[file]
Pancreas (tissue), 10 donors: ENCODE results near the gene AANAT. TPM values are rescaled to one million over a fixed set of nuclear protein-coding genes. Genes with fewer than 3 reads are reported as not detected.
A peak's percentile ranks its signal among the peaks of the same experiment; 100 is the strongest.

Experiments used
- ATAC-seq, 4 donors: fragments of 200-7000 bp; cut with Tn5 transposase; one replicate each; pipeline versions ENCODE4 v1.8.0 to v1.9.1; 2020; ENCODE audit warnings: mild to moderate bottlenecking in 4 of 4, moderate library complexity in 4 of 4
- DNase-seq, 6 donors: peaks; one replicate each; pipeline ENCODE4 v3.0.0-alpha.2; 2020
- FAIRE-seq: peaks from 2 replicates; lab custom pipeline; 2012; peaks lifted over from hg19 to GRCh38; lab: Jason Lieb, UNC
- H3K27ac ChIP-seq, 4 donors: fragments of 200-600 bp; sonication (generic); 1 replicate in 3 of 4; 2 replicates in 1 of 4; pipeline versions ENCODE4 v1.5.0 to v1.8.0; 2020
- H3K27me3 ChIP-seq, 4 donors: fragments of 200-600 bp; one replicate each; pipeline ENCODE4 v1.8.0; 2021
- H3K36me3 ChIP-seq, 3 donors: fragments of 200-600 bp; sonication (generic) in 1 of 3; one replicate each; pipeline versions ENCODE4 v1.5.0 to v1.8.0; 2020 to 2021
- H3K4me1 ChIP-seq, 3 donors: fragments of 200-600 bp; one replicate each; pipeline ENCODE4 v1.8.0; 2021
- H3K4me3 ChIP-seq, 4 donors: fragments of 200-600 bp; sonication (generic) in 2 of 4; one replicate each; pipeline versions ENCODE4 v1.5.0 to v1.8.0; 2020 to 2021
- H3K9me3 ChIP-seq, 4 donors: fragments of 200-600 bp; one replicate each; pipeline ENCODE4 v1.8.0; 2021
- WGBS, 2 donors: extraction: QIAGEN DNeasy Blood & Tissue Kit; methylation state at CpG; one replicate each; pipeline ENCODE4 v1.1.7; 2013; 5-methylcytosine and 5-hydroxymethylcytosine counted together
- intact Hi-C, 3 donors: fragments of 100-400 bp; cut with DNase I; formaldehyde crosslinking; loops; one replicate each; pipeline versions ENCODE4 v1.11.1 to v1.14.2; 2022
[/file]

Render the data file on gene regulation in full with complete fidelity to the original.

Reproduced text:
Pancreas (tissue), 10 donors: ENCODE results near the gene AANAT. TPM values are rescaled to one million over a fixed set of nuclear protein-coding genes. Genes with fewer than 3 reads are reported as not detected.
A peak's percentile ranks its signal among the peaks of the same experiment; 100 is the strongest.

Experiments used
- ATAC-seq, 4 donors: fragments of 200-7000 bp; cut with Tn5 transposase; one replicate each; pipeline versions ENCODE4 v1.8.0 to v1.9.1; 2020; ENCODE audit warnings: mild to moderate bottlenecking in 4 of 4, moderate library complexity in 4 of 4
- DNase-seq, 6 donors: peaks; one replicate each; pipeline ENCODE4 v3.0.0-alpha.2; 2020
- FAIRE-seq: peaks from 2 replicates; lab custom pipeline; 2012; peaks lifted over from hg19 to GRCh38; lab: Jason Lieb, UNC
- H3K27ac ChIP-seq, 4 donors: fragments of 200-600 bp; sonication (generic); 1 replicate in 3 of 4; 2 replicates in 1 of 4; pipeline versions ENCODE4 v1.5.0 to v1.8.0; 2020
- H3K27me3 ChIP-seq, 4 donors: fragments of 200-600 bp; one replicate each; pipeline ENCODE4 v1.8.0; 2021
- H3K36me3 ChIP-seq, 3 donors: fragments of 200-600 bp; sonication (generic) in 1 of 3; one replicate each; pipeline versions ENCODE4 v1.5.0 to v1.8.0; 2020 to 2021
- H3K4me1 ChIP-seq, 3 donors: fragments of 200-600 bp; one replicate each; pipeline ENCODE4 v1.8.0; 2021
- H3K4me3 ChIP-seq, 4 donors: fragments of 200-600 bp; sonication (generic) in 2 of 4; one replicate each; pipeline versions ENCODE4 v1.5.0 to v1.8.0; 2020 to 2021
- H3K9me3 ChIP-seq, 4 donors: fragments of 200-600 bp; one replicate each; pipeline ENCODE4 v1.8.0; 2021
- WGBS, 2 donors: extraction: QIAGEN DNeasy Blood & Tissue Kit; methylation state at CpG; one replicate each; pipeline ENCODE4 v1.1.7; 2013; 5-methylcytosine and 5-hydroxymethylcytosine counted together
- intact Hi-C, 3 donors: fragments of 100-400 bp; cut with DNase I; formaldehyde crosslinking; loops; one replicate each; pipeline versions ENCODE4 v1.11.1 to v1.14.2; 2022